Looking beyond the fence: The production of military landscapes

Thomas Theis Nielsen, Stig Roar Sveningsen

Publikation: KonferencebidragKonferenceabstrakt til konferenceForskningpeer review

Abstract

Military landscapes are much more than the physical space where the military occupies itself and where it holds land deeds; barracks, training grounds, depots etc. We will argue that military landscapes and spaces transcends ideas of bounded, Euclidian spaces and should be conceptualized rather as a complex system of social interactions constantly changing as the result of the spatial practices of the military and of civil society. Hence, military landscapes are not just a constant physical space and cannot only be measured and understood solely in terms of physical structures; hectares of training grounds or
prices of office buildings alone. While physical structures such as depot building, barracks etc. all display a very constant presence, the actual use of these structures may vary considerably, even within a relatively limited timespan. Other structures and their use are more stable and constant for longer
periods. Military landscapes, we argue, should be conceptualized, inspired by the ideas of Henri Lefebvre and other key thinkers in geography. Hence, military landscapes and spaces are constantly produced as the result of interaction between the spatial practice of the military, the physical space and installations
found herein and finally the representations of military spaces, for instance maps, images, statues etc.
In this paper, we will conceptualize the military landscape of Denmark in the past 150 years. We will focus on the ephemeral practices and presence of the military as well as the long lasting military influence on the cartographic practice of Danish topographical mapping and the construction of memorial sites in order to establish a more comprehensive understanding of military landscapes and spaces in Denmark.
OriginalsprogEngelsk
Publikationsdato18 feb. 2018
StatusUdgivet - 18 feb. 2018
BegivenhedMilitary and Postmilitary Landscapes: Central European Conference of Historical Geographers - Charles University, Prague, Tjekkiet
Varighed: 14 feb. 201815 feb. 2018
http://www.historickageografie.cz/cechg2018

Konference

KonferenceMilitary and Postmilitary Landscapes
LokationCharles University
LandTjekkiet
ByPrague
Periode14/02/201815/02/2018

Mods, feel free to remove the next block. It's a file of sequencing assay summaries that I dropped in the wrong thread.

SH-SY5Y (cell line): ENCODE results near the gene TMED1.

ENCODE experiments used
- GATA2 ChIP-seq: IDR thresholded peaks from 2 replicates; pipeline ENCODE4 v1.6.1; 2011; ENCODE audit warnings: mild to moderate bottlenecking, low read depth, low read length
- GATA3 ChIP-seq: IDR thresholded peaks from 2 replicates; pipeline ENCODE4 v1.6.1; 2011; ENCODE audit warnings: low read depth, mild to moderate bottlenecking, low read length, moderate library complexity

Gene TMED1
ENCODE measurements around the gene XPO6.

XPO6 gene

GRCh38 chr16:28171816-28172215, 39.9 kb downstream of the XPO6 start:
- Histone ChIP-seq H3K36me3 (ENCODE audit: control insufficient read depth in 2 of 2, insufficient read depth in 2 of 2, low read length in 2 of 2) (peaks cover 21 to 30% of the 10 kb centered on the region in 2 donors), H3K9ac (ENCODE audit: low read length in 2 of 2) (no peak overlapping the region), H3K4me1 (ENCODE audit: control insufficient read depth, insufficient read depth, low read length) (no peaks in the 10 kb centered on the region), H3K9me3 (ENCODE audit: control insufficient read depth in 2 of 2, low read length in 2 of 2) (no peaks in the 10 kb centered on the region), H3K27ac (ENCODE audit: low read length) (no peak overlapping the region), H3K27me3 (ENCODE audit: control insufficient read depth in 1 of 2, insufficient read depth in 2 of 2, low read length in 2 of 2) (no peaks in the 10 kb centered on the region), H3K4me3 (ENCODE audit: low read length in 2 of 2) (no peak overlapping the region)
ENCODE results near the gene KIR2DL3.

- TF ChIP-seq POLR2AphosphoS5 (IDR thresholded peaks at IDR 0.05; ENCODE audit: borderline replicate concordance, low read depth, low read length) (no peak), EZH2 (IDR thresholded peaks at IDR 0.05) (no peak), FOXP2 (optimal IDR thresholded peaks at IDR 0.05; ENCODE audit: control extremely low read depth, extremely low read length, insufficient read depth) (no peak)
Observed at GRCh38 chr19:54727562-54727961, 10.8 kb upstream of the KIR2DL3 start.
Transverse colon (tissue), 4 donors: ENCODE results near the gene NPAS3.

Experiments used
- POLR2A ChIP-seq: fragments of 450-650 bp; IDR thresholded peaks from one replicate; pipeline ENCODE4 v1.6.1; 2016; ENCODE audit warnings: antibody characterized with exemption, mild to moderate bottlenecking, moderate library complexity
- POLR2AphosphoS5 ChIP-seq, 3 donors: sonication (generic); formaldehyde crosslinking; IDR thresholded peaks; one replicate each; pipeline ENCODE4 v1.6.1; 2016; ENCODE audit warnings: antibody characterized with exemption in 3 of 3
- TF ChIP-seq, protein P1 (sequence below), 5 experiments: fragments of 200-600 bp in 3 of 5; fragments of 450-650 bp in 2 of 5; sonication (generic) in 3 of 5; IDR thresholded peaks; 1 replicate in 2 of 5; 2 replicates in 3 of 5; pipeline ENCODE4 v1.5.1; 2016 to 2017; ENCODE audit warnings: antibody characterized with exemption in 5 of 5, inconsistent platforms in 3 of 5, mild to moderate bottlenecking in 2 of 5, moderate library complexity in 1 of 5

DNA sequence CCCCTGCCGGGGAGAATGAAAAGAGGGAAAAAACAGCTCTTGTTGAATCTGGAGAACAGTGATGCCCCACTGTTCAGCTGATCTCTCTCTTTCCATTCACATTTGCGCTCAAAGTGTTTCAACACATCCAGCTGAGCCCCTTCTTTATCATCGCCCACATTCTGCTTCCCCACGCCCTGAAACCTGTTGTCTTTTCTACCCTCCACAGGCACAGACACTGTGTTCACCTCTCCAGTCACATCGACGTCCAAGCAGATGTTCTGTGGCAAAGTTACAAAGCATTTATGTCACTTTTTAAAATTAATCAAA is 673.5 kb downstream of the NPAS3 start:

AndetIn 2018, we will commemorate the 100th anniversary of the end of the Great War and three hundred and seventy years since the end of the Thirty Years’ War. All conflicts have causes, course, and consequences. Conflicts may be relatively short, although they are often the result of long-term political, social, cultural, ideological or even environmental transformations.<br/><br/>Tensions stemming from political ambitions of individuals or whole states originated primarily in territories where power and influence concentrated. However, their outreach was often unimaginable. Even regions distant from troubled places had to cope with the consequences of local turmoil that threatened to or eventually resulted in conflicts. Conflicts impacted societies as well as environments where they took place. Through conflicts whole landscapes were erased, the organisation of states and of the world system transformed. Therefore, they provide suitable reference points allowing discrimination between different stages in the development of society (for example, they conclude phases of preparation, and shed light on the strategies and technological advancement of the time). Moreover, also the preparations for potential conflicts (that did not have to escalate into actual conflicts) have had impact on the landscape.<br/><br/>In the broad sense of the term, it is thus possible to think about military landscapes which are characterised by the occurrence of military-strategic features, remnants of troop activity (fortification systems, training areas, military-industrial complexes, etc.) and related activities (changes to the settlement and transport systems, different branches of the economy, etc.), or are filled with symbolic places (e.g. various monuments, cemeteries) pointing at the presence of military activities in the past.<br/><br/>Conflicts often entail certain trauma and disruption in continuous development of communities at different geographical scales. However, they may also give new impetus to future lives. Due to changing societal contexts, the view, understanding and interpretations of particular military landscapes change through generations. Different communities may express disparate attitudes towards the war heritage and its preservation. Military landscapes change their functions and meanings, and postmilitary landscapes have often become problematic areas, e.g. from the point of view of future use and territorial development. Sometimes they function as a place of memory, elsewhere they are subject to commodification.<br/><br/>We have the honor of inviting you to join us at the conference in Prague this February.<br/><br/> Eva Semotanová, Pavel Chromý, Zdeněk Kučera<br/>Conference Themes<br/><br/>The conference topics will be focused on, but not limited to:<br/><br/> the conceptualization of the military and postmilitary landscape<br/> remnants of military and postmilitary activities in the environment<br/> traces of military landscapes in cartographic, iconographic and written sources<br/> the processes of militarization and demilitarization and the possible ways of reconstructing their imprint on the landscape<br/> disappeared (post)military landscapes of cities and rural areas, centres and peripheries<br/> interwar period: conflict / war as a historical-geographic point of reference<br/> conflict as an impulse for socio-spatial change: pre-war and post-war landscape<br/> changes in the functions of military landscapes and the potential for their future use<br/> environmental context and consequences of the existence of military landscapes<br/> memories and heritage of military landscapes<br/> (post)military landscapes of the victors and the vanquished – the symbolic significance of military landscapes<br/>